“Amble along Horseshoe Park's western edge to glimpse elk and sheep in this scenic meadow.
— Megan W
Fall Colors · Views · Wildlife
This is a mellow trail has several access points making it a convenient choice for wildlife viewing. It can be traveled as an out and back or done in sections.
From the Lawn Lake trailhead, take the short path leading northeast from the parking area and immediately turn right (southeast) to join the Little Horseshoe Park Trail. You can also start the Little Horseshoe Park Trail from the first switchback of the Lawn Lake Trail
The Little Horseshoe Park Trail soon crosses highway 34 (Fall River Road) and turns southwest, away from Sheep Lakes. Now in Horseshoe Park proper, it is easy to appreciate the wonderful views of peaks and valleys in all directions. Cross the serpentine Fall River and follow the western edge of the meadow. This U-shaped valley was scraped out and formed by a 500-foot thick glacier.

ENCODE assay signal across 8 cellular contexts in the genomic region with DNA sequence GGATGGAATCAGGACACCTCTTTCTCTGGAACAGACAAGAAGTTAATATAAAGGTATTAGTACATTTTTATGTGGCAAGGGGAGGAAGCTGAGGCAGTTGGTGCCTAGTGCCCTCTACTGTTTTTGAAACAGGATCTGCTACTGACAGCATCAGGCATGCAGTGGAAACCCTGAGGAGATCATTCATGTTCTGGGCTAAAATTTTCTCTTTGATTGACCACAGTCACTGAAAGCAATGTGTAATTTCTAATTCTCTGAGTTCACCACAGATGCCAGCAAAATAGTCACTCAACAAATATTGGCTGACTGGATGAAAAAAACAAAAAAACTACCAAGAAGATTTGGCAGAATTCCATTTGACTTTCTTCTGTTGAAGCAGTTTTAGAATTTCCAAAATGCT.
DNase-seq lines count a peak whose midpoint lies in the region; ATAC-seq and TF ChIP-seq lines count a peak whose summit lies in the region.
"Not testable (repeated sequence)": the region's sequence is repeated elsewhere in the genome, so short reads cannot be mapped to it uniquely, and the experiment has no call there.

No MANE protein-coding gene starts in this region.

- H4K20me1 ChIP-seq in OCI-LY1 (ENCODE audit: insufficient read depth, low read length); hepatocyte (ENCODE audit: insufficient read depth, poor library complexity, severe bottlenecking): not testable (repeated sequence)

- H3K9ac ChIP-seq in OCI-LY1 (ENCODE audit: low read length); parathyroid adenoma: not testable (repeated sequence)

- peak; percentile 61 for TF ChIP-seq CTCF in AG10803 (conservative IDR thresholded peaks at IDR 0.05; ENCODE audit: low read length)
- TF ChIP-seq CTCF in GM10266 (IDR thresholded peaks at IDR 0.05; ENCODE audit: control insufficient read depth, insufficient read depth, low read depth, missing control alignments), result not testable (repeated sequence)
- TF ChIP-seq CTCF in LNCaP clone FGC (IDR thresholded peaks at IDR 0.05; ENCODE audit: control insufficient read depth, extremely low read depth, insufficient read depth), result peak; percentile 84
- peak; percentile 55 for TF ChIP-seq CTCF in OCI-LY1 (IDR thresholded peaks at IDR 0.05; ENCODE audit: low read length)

The trail begins a gentle ascent and enters a forest near the West Horseshoe Park parking area. At the high point of the trail, cross two branches of Hidden Valley Creek and then pop out onto a dirt road. To complete the trail, run on the dirt road for only a very short distance, before picking up the trail again on the left (north) side of the road. Continue in a southeasterly direction and enter a large clearing. Skirt the northern edge of this clearing until the trail ends at an intersection with the Aspenglen Campground Loop Trail.
from 1917 to 1960, a lodge, restaurant, gas station, an observation tower, and a ski run were situated at Deer Junction. The ski run started on Deer Mountain
and ended in Little Horseshoe Park. Once the park service bought the property in 1960, all these structures were removed.
Flora & Fauna
Elk, big horn sheep, deer. Aspens.